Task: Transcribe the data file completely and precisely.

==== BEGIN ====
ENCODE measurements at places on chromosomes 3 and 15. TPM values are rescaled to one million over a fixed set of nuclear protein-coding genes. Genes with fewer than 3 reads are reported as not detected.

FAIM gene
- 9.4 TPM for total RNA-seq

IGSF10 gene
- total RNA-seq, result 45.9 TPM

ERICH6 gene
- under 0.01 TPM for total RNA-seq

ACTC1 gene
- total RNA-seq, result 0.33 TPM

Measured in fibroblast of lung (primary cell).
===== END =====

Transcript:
ENCODE measurements at places on chromosomes 3 and 15. TPM values are rescaled to one million over a fixed set of nuclear protein-coding genes. Genes with fewer than 3 reads are reported as not detected.

FAIM gene
- 9.4 TPM for total RNA-seq

IGSF10 gene
- total RNA-seq, result 45.9 TPM

ERICH6 gene
- under 0.01 TPM for total RNA-seq

ACTC1 gene
- total RNA-seq, result 0.33 TPM

Measured in fibroblast of lung (primary cell).